"I hear that the Admiral has made you and my cousin knights; and more than that, I heard half an hour since from De Valecourt that, while carrying despatches to the Germans, you had time to do a little knight-errant's work, and had the good fortune to save his daughter from being massacred by the Catholics. By my faith, chevalier, there is no saying what you will come to, if you go on thus."

When De la Noue next went out to the French camp, he sent a despatch to the king, saying that Mademoiselle de Valecourt had escaped the massacre and was in La Rochelle. He pointed out that, as long as she lived, the Huguenots would, if at any time they became strong enough to make terms, insist upon the restoration of her estates, as well as those of others that had been confiscated.

Philip went down the street, and satisfied himself that Pierre had spoken correctly; and then returned to his lodgings, pausing, however, before the house of the Count de Valecourt, and erasing the cross upon it. He entered his own door without touching the mark; but Pierre, who followed him in, rubbed the sleeve of his doublet across it, unnoticed by his master, and then followed him upstairs.

He took great interest in Philip's love affair, and made inquiries in the royal camp; where he learned that Mademoiselle de Valecourt was supposed to have perished with her father, in the massacre; and that the estates had already been bestowed, by the king, on one of his favourites.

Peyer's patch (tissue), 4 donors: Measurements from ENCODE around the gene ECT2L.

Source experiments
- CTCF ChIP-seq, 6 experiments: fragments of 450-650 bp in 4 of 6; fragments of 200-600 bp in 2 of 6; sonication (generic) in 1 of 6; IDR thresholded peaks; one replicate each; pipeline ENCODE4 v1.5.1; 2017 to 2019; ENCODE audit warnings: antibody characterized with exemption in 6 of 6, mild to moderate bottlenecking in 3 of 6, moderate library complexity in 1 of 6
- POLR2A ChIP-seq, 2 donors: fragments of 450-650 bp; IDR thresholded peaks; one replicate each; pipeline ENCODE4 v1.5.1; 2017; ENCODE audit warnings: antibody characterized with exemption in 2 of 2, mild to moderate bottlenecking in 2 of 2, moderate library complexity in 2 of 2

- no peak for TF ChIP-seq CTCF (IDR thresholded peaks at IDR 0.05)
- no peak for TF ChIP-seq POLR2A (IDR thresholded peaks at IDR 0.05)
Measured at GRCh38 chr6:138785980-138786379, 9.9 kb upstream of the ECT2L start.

A month later he received the royal answer, saying that the king had graciously taken the case of Mademoiselle de Valecourt into his consideration, that he had spoken to the nobleman to whom he had granted her estate, and to the Duke of Guise, whose near relative he was; and that these noblemen had placed in his hands the sum of ten thousand livres, for which was enclosed an order, payable by the treasury of the army upon the signatures of Monsieur de la Noue and Mademoiselle de Valecourt, and upon the handing over of the document of renunciation signed by her.

He will be deeply grateful to you for saving my life." "I have the honour of knowing the Count de Valecourt, mademoiselle; and am glad, indeed, that I have been able to be of service to his daughter. The count is one of the gentlemen who act as guardians to the Prince of Navarre, whom I have also the honour of knowing. "And now, what are your wishes?

"Mademoiselle," he said, when the servants had placed these on the table and retired, "I have pleasure in handing you these. "Philip, Mademoiselle de Valecourt will not come to you as a dowerless bride, which indeed would be a shame for a daughter of so old and noble a family.

After their return from hunting, they remained for another fortnight at Bearn; and then started, the countess and Francois to return home, and Philip to pay a visit to the Count de Valecourt, at his chateau in Dauphiny, in accordance with the promise he had given him to visit him on his return to France. Here he remained for a month.

"Now, Pierre, take her hand and hurry her upstairs." The clash of swords, mingled with shouts and oaths, were heard below; and Philip, as he saw Pierre turn with Claire de Valecourt, ran down. On the next landing the count, with four serving men, was defending himself against the assault of a crowd of armed men, who were pushing up the staircase.

The tenth house from here is the one where the Count de Valecourt lodges, and it is easy to gain access to it by a window in the roof. There will be some of your friends there, at any rate. Or we can pass down through any of the intervening houses. In the three before we reach that of the count Huguenots are lodged.